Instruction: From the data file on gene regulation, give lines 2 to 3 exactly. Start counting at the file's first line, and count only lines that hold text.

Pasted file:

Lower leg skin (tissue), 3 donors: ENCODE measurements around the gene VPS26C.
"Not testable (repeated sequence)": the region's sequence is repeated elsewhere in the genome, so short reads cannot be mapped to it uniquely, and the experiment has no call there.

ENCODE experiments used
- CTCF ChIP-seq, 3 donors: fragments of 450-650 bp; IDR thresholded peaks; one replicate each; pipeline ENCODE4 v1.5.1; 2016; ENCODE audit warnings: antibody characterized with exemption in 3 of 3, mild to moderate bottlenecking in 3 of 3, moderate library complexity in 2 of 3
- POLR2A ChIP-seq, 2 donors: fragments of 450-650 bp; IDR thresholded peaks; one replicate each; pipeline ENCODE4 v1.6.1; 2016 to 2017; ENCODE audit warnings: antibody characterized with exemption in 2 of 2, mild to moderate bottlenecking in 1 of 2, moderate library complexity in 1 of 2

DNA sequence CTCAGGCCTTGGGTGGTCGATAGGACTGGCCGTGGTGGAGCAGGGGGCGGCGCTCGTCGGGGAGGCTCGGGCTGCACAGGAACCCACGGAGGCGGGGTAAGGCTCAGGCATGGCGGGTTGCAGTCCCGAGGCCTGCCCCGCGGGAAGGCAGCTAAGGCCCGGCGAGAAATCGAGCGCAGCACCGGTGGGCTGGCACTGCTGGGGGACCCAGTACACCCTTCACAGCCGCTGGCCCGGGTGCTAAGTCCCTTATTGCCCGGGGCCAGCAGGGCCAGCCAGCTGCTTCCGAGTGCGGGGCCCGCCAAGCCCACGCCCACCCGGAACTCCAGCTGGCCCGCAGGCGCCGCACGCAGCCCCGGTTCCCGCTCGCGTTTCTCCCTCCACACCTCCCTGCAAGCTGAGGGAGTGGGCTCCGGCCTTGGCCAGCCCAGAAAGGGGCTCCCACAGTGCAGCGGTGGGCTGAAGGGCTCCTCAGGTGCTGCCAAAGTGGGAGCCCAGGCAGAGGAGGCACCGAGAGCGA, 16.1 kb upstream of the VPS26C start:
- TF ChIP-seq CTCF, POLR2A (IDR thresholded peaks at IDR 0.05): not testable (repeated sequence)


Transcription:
"Not testable (repeated sequence)": the region's sequence is repeated elsewhere in the genome, so short reads cannot be mapped to it uniquely, and the experiment has no call there.

ENCODE experiments used